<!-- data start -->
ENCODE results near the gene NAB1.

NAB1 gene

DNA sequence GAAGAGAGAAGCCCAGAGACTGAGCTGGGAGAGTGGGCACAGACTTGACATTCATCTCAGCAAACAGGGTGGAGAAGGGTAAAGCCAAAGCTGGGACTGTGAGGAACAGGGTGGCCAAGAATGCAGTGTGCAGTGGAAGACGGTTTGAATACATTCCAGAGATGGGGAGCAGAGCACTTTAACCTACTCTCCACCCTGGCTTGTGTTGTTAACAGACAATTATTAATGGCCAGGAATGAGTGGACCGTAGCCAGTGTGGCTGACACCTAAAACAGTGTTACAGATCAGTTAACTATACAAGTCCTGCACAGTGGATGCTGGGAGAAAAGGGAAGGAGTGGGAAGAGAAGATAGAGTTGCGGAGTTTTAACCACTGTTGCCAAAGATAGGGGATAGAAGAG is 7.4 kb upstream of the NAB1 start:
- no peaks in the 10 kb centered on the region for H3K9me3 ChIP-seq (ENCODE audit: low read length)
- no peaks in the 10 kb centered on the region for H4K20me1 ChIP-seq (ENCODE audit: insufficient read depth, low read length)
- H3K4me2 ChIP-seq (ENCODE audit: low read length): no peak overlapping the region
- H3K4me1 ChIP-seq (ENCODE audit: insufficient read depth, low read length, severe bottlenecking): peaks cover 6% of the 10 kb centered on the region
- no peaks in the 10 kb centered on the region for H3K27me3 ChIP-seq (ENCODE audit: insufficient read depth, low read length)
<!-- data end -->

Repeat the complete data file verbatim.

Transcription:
ENCODE results near the gene NAB1.

NAB1 gene

DNA sequence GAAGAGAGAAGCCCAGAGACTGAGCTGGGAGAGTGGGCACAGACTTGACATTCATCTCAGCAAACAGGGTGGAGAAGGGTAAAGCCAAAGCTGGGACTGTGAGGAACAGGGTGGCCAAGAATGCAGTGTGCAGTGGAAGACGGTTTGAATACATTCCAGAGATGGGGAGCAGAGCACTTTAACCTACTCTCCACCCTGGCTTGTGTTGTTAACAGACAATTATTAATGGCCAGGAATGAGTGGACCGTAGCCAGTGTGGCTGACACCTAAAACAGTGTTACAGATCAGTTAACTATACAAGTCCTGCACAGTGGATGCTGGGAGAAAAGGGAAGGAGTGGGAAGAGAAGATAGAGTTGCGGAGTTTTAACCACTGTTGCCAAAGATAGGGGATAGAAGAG is 7.4 kb upstream of the NAB1 start:
- no peaks in the 10 kb centered on the region for H3K9me3 ChIP-seq (ENCODE audit: low read length)
- no peaks in the 10 kb centered on the region for H4K20me1 ChIP-seq (ENCODE audit: insufficient read depth, low read length)
- H3K4me2 ChIP-seq (ENCODE audit: low read length): no peak overlapping the region
- H3K4me1 ChIP-seq (ENCODE audit: insufficient read depth, low read length, severe bottlenecking): peaks cover 6% of the 10 kb centered on the region
- no peaks in the 10 kb centered on the region for H3K27me3 ChIP-seq (ENCODE audit: insufficient read depth, low read length)